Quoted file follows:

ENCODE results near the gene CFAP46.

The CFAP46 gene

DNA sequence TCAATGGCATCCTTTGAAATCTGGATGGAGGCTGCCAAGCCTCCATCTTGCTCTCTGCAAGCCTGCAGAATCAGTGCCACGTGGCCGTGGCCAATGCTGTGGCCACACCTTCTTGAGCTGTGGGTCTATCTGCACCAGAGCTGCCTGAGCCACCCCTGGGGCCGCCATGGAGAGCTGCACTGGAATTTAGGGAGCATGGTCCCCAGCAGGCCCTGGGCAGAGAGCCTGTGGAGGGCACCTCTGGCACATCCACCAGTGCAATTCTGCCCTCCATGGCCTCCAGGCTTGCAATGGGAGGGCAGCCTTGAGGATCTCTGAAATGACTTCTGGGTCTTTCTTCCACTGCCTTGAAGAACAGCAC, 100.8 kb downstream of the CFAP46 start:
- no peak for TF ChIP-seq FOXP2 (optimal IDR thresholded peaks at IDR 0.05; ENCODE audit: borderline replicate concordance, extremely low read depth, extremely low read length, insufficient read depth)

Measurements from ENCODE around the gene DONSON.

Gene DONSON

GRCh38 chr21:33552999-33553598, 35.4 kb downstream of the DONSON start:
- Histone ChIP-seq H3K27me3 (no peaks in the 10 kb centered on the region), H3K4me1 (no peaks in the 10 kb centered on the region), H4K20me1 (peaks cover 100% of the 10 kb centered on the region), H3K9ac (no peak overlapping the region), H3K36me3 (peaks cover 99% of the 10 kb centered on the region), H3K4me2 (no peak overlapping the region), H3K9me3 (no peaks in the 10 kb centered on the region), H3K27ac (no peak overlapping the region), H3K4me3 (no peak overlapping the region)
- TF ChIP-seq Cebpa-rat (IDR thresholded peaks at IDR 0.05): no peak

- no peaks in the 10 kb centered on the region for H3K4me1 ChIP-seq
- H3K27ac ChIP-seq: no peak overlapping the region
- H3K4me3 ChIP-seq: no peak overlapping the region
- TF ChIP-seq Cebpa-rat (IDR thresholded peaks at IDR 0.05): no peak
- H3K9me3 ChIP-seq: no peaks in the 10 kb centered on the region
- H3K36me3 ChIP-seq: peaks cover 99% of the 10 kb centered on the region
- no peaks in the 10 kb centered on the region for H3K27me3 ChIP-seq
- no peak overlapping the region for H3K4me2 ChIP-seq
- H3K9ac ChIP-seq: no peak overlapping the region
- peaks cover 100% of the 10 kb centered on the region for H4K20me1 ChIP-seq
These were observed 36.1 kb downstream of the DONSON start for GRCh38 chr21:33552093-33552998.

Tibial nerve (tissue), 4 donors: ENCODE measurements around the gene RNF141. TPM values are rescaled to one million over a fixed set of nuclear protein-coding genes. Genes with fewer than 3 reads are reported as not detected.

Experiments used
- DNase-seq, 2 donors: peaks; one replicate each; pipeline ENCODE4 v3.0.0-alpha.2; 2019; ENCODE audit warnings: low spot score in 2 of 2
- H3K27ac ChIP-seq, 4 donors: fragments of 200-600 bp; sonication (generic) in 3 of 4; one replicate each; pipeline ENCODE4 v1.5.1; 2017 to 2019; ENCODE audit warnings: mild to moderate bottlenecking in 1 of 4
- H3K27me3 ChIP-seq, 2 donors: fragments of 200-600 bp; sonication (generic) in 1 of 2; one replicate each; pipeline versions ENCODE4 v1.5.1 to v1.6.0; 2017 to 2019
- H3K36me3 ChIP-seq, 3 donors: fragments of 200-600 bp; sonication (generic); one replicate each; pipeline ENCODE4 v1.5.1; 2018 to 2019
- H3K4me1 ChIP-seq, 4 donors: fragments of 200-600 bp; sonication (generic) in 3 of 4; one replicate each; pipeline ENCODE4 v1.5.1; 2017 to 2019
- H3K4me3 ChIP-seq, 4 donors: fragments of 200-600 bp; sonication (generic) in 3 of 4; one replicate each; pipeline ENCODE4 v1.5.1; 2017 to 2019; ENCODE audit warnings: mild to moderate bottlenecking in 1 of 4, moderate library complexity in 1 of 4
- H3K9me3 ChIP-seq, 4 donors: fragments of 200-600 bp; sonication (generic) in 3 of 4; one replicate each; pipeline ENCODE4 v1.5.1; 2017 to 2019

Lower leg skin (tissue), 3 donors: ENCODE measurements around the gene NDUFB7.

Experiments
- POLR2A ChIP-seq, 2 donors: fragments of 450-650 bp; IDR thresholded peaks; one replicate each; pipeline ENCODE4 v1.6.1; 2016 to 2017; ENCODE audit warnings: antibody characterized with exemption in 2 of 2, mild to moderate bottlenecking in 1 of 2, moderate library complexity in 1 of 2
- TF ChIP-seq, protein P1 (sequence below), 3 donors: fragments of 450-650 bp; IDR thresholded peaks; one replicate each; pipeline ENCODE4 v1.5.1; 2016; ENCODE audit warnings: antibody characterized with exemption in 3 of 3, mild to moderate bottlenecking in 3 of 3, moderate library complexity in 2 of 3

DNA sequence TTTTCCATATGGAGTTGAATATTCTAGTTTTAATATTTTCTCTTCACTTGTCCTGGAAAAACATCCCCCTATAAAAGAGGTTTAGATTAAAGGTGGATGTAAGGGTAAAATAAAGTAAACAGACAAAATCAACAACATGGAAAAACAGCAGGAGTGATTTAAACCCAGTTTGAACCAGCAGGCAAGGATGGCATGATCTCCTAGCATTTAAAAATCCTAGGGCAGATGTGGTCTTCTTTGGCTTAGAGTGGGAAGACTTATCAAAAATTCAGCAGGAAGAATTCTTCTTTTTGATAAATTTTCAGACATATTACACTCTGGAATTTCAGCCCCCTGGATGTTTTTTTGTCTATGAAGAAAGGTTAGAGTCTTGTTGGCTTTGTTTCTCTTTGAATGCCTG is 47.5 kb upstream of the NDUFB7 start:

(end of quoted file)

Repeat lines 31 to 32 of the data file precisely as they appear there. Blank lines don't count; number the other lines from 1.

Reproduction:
Experiments
- POLR2A ChIP-seq, 2 donors: fragments of 450-650 bp; IDR thresholded peaks; one replicate each; pipeline ENCODE4 v1.6.1; 2016 to 2017; ENCODE audit warnings: antibody characterized with exemption in 2 of 2, mild to moderate bottlenecking in 1 of 2, moderate library complexity in 1 of 2